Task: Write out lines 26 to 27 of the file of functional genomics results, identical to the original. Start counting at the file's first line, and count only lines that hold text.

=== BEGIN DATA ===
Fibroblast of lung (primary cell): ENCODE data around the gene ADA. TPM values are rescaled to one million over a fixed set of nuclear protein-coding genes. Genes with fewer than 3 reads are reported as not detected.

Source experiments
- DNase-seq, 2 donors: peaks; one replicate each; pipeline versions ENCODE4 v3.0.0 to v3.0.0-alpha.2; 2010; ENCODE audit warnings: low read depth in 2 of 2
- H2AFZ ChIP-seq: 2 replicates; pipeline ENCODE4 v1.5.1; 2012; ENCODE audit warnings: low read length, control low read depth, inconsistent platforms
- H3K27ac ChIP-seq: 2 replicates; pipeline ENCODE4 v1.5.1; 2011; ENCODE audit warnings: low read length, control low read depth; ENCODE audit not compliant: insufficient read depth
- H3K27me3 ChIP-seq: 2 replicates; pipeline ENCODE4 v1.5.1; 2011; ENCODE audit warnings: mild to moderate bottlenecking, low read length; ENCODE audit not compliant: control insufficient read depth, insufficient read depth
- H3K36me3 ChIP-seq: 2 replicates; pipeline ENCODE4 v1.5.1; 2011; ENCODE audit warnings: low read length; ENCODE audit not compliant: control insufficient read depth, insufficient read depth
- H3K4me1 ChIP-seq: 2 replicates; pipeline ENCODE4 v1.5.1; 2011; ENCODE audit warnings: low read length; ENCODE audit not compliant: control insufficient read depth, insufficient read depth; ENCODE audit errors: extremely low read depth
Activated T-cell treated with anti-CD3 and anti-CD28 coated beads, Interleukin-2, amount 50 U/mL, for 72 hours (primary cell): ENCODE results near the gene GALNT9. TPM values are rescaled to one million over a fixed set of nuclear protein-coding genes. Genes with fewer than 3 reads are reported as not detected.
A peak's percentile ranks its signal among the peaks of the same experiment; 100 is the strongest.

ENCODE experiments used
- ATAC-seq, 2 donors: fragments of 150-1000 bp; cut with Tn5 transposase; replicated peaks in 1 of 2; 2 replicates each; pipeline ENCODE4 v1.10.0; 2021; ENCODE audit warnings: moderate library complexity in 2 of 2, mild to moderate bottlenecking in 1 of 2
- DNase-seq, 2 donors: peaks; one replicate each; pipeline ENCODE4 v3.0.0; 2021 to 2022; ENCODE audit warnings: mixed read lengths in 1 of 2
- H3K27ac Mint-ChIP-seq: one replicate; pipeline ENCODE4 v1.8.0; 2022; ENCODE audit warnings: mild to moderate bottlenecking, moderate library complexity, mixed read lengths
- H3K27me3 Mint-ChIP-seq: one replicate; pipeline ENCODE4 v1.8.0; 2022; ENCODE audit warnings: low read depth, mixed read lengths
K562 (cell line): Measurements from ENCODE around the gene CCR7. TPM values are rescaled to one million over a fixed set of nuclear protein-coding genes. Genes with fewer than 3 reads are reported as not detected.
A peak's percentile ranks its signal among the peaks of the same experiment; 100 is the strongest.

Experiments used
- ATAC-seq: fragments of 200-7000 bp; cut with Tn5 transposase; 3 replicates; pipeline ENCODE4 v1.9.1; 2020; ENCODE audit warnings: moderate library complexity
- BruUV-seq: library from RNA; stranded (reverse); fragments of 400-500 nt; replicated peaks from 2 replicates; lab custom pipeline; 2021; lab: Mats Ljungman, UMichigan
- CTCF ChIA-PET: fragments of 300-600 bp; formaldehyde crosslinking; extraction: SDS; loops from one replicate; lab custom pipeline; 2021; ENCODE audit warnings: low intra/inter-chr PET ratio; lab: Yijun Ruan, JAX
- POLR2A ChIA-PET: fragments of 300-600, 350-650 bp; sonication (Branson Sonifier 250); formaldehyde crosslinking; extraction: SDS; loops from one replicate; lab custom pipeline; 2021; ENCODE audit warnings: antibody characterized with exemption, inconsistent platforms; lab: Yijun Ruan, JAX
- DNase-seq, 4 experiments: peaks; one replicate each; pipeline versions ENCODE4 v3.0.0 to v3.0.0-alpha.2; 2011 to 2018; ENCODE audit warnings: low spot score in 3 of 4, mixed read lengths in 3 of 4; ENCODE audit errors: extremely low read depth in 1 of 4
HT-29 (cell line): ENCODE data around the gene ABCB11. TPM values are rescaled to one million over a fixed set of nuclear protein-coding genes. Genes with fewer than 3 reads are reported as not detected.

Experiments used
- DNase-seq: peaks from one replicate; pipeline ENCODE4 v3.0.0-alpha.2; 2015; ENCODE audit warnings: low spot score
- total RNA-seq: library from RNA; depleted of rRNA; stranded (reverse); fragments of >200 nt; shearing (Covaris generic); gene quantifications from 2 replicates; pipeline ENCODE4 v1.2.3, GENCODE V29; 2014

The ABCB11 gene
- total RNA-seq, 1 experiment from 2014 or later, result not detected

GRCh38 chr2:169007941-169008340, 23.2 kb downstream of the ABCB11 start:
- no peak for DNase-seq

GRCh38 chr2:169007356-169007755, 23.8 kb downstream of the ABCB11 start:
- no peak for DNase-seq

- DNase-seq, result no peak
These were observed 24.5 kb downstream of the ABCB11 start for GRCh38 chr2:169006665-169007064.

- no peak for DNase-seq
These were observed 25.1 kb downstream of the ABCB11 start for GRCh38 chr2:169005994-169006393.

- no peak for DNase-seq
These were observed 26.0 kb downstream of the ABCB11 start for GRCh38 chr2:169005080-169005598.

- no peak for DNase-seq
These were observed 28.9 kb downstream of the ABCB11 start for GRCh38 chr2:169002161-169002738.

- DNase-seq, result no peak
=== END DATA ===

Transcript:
- DNase-seq: peaks from one replicate; pipeline ENCODE4 v3.0.0-alpha.2; 2015; ENCODE audit warnings: low spot score
- total RNA-seq: library from RNA; depleted of rRNA; stranded (reverse); fragments of >200 nt; shearing (Covaris generic); gene quantifications from 2 replicates; pipeline ENCODE4 v1.2.3, GENCODE V29; 2014